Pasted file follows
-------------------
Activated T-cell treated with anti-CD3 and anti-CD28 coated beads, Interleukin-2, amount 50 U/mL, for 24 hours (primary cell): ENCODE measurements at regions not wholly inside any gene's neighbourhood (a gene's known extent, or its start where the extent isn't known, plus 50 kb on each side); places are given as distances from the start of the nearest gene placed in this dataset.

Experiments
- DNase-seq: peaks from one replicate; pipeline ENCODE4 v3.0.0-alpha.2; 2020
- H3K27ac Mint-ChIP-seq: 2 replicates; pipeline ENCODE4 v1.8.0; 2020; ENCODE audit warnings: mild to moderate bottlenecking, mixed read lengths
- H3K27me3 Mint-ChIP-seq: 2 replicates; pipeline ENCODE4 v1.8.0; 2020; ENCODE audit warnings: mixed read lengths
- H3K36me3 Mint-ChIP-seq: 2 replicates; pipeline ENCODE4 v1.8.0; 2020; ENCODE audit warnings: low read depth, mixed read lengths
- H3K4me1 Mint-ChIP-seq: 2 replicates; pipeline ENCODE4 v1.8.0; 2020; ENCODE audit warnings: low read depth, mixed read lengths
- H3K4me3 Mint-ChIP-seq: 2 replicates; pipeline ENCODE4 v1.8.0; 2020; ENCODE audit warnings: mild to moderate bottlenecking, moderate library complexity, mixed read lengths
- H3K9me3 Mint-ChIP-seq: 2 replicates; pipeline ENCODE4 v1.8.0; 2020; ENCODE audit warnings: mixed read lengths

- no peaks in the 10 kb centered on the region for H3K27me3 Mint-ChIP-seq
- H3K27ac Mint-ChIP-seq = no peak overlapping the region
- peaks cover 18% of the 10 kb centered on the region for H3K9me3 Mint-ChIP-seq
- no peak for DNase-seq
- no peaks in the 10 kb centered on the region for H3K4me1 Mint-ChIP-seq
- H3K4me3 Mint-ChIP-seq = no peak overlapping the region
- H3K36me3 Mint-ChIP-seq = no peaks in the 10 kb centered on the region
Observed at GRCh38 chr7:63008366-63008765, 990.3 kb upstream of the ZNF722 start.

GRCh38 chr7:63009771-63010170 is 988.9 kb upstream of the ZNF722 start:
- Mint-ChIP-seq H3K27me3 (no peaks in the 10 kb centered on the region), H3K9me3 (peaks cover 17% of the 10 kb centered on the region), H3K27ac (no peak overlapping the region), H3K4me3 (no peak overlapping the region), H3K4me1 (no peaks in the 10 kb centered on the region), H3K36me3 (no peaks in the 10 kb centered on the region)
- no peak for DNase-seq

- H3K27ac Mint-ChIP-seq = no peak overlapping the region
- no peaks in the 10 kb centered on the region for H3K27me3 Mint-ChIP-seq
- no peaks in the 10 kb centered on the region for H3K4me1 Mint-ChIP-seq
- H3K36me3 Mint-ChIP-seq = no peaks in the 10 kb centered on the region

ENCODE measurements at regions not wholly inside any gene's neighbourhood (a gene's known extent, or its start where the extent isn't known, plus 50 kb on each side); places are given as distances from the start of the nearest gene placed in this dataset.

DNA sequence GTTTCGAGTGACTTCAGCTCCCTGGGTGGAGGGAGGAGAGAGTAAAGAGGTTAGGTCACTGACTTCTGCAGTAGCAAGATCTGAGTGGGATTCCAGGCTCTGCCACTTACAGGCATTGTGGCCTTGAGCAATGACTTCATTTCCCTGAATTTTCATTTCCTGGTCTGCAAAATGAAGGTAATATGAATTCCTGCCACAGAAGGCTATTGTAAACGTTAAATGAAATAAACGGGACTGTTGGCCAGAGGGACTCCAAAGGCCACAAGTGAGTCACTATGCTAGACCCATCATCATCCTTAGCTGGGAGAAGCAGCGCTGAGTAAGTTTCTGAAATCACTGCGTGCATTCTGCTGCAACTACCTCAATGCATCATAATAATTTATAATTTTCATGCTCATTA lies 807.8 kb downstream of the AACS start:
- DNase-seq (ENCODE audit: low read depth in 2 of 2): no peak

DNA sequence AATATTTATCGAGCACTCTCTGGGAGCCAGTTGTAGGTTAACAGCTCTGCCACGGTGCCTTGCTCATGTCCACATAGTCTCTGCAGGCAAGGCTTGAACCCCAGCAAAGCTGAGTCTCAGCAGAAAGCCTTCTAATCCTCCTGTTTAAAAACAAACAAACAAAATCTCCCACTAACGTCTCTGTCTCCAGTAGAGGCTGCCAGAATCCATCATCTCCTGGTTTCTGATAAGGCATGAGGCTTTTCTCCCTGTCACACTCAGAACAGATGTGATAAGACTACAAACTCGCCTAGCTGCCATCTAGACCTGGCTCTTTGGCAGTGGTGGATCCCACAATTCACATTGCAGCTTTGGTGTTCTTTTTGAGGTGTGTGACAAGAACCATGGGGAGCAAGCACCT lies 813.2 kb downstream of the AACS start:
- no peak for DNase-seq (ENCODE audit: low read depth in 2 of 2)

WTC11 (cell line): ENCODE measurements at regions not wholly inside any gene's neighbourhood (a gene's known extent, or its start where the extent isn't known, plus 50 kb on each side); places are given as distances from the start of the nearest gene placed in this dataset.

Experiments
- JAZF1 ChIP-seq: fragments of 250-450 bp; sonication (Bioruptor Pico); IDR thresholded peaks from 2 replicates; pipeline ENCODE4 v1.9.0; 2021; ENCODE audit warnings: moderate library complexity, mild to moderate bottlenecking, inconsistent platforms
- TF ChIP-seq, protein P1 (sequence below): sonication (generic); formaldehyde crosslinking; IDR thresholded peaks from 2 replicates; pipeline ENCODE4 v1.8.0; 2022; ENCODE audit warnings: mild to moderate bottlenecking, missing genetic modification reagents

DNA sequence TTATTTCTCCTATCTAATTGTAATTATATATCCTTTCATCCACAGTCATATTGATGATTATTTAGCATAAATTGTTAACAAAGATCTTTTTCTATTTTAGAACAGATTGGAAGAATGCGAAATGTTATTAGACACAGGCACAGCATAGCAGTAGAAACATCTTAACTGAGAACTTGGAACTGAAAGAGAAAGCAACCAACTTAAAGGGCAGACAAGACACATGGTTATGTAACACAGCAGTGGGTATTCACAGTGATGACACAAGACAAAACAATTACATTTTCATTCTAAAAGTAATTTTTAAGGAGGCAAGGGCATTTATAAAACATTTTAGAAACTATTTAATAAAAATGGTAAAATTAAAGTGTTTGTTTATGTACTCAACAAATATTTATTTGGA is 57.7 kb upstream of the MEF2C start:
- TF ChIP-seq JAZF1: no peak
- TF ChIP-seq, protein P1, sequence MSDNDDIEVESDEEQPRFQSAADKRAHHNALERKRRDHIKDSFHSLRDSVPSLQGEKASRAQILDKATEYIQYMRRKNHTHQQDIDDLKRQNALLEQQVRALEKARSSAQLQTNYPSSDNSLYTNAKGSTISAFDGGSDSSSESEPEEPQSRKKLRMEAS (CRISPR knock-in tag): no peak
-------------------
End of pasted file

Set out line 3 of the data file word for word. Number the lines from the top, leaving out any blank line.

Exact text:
- DNase-seq: peaks from one replicate; pipeline ENCODE4 v3.0.0-alpha.2; 2020